Gomez also indicated Jackson has met "several times" with Sudan's ambassador to the United States, Khidir H. Ahmed. When asked whether Jackson includes references to Sudan and slavery in his numerous speeches across the country, Gomez could only point to a press release that Rainbow PUSH distributed on April 21, 2001.

In that statement, Jackson wrote in part: "People everywhere should be outraged that in the new millennium, human trafficking and enslavement continues. Slavery is unacceptable and immoral, and I call on the government of Sudan to immediately take all the necessary actions to help end this inhumane practice."

"In terms of what was most specific [to Sudan], was that statement...that was a press release," Gomez explained.

Hentoff believes Jackson was forced to issue the 2001 press release by black ministers across the country. "Jackson had to be intimidated about speaking out about slavery," Hentoff said.

Hentoff also believes Sharpton has failed to adequately address the subject of slavery in Sudan. "[Sharpton] went [to Sudan], and he spoke out briefly. I follow this. I have not heard him say anything in a long time," Hentoff said. "Sharpton is running for president. There is not much of a constituency about slavery."

But when asked to respond, Sharpton was quick to defend himself. "I went to Sudan three years ago, and I publicly said that it was one of the great atrocities of the world."

Hentoff believes that if it were not for the pressure applied by African American clergy, Jackson, Sharpton and the Congressional Black Caucus would have had even less to say about the Sudanese controversy. Hentoff pointed to an open letter, written by black ministers, addressed to the Congressional Black Caucus in 2000, urging the group to become more visibly engaged in the issue.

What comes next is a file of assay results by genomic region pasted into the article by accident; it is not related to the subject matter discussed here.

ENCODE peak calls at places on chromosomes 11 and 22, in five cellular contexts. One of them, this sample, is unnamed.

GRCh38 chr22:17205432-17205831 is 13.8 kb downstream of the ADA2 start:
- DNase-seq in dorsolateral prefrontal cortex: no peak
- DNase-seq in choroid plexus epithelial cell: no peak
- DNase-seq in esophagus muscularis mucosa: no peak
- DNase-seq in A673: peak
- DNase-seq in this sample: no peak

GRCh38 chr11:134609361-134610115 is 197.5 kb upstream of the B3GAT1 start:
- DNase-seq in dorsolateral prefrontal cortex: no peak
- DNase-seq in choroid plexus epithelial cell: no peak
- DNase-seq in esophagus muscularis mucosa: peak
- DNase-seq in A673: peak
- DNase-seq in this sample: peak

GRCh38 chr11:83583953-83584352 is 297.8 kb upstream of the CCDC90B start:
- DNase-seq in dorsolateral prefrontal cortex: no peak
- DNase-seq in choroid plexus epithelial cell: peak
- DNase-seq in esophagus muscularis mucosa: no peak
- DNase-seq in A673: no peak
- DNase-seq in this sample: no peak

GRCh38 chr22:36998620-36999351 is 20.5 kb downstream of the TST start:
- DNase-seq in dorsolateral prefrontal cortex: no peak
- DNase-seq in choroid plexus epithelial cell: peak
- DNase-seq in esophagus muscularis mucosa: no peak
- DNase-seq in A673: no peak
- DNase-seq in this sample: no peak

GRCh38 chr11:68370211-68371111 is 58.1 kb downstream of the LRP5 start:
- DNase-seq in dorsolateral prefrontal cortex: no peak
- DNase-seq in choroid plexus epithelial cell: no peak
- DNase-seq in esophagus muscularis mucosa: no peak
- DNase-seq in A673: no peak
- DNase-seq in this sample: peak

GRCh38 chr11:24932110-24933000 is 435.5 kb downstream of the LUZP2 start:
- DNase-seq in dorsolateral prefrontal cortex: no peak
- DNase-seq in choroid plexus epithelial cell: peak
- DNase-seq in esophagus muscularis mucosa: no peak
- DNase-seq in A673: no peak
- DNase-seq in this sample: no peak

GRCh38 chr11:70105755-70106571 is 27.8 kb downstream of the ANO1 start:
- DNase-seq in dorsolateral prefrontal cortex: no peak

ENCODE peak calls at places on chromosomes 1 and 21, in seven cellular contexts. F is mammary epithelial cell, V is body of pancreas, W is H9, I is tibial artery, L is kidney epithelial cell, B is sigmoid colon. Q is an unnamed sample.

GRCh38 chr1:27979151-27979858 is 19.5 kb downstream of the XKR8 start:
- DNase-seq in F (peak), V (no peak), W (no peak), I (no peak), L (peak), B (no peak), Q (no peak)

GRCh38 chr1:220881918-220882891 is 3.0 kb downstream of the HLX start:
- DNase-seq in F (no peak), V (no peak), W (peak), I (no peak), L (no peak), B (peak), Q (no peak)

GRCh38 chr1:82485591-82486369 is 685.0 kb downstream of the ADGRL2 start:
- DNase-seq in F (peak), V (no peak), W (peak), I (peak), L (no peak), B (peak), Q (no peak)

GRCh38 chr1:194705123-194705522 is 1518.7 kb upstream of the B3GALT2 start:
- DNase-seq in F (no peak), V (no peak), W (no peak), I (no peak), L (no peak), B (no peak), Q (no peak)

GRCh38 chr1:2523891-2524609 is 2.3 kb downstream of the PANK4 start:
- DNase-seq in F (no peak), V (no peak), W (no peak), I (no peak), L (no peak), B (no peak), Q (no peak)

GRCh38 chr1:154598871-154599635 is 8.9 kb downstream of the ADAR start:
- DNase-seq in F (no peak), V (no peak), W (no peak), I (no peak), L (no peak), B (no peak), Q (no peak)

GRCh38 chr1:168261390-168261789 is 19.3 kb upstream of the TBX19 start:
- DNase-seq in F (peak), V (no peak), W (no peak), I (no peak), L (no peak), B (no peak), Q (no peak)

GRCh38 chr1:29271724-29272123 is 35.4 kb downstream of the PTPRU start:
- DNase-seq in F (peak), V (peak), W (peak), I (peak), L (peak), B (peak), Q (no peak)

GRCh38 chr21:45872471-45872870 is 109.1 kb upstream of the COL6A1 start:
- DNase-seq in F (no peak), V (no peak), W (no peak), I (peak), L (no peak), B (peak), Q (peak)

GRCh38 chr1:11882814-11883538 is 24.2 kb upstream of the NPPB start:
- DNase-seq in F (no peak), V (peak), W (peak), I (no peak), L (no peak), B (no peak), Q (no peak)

"We African American pastors from around the nation write to ask the Congressional Black Caucus to come to the front of this battle. As the descendants of African slaves, we must not rest until those now held in bondage are freed - until the African villages in Sudan are protected from murderous slave raids, until the Sudan Air Force is made to stop bombing African schools, churches and hospitals," the letter dated June 1 read in part.

For its part, the Black Caucus now claims to be heavily involved in solving Sudan's human rights problems, pointing to its role in the passage of the Sudan Peace Act last October 21. The act provides for the U.S. to impose economic sanctions and other punitive measures in the event the government in Khartoum fails to continue negotiating an end to Sudan's decades-old conflict and requires the U.S. to monitor the progress of human rights abuses.

Repeated calls to the Congressional Black Caucus and its current chairman, Rep. Elijah Cummings (D-Md.) for further information were not returned.

In defense of Sudan

Minister Louis Farrakhan, the sponsor of the Million Man March and head of the Nation of Islam, questions whether the Islamic government of Sudan is guilty of slavery.

In a February 17, 2002, speech, the text of which is available on Farrakhan's website, he accused the U.S. of using the pretext of slavery to gain access to the oil field of southern Sudan.

"What America is trying to do is foster the revolution to break off the southern Sudan from the Islamic regime in Khartoum so that America can have access to the oil. But they say it's them Moslems killing Christians, making slaves out of these people in the south," Farrakhan stated.

Hentoff believes the reason so many African American civil rights leaders and heads of other African nations have been quiet about Sudan's human rights situation is because of a desire to remain in "solidarity because it's an African country."

Phillips, from the Persecution Project Foundation, put forth a theory on why African American civil rights leaders might be reticent about commenting on Sudan.

"Could it be because of the increasing Muslim influence in black America? Perhaps," Phillips said.

Phillips believes there is enough blame to go around regarding the silence on the situation in Sudan.

"There are some [civil rights leaders] who are doing great things, but in large part, it isn't getting the attention it deserves from any segment of American society and the media, let alone civil rights leaders," Phillips explained.